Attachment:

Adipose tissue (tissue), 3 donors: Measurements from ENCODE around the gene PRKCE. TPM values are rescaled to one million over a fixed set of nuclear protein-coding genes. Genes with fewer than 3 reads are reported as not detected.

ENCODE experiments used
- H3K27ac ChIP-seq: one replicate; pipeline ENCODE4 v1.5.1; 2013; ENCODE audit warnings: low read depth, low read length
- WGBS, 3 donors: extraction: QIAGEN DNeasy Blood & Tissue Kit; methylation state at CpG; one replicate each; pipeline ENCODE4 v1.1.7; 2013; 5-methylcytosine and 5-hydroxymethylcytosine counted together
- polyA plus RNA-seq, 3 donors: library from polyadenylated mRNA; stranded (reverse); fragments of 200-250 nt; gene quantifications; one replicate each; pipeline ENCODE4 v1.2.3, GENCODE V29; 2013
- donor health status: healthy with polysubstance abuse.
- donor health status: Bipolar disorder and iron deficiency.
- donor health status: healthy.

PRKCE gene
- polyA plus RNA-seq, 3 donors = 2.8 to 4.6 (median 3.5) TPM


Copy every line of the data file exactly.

Adipose tissue (tissue), 3 donors: Measurements from ENCODE around the gene PRKCE. TPM values are rescaled to one million over a fixed set of nuclear protein-coding genes. Genes with fewer than 3 reads are reported as not detected.

ENCODE experiments used
- H3K27ac ChIP-seq: one replicate; pipeline ENCODE4 v1.5.1; 2013; ENCODE audit warnings: low read depth, low read length
- WGBS, 3 donors: extraction: QIAGEN DNeasy Blood & Tissue Kit; methylation state at CpG; one replicate each; pipeline ENCODE4 v1.1.7; 2013; 5-methylcytosine and 5-hydroxymethylcytosine counted together
- polyA plus RNA-seq, 3 donors: library from polyadenylated mRNA; stranded (reverse); fragments of 200-250 nt; gene quantifications; one replicate each; pipeline ENCODE4 v1.2.3, GENCODE V29; 2013
- donor health status: healthy with polysubstance abuse.
- donor health status: Bipolar disorder and iron deficiency.
- donor health status: healthy.

PRKCE gene
- polyA plus RNA-seq, 3 donors = 2.8 to 4.6 (median 3.5) TPM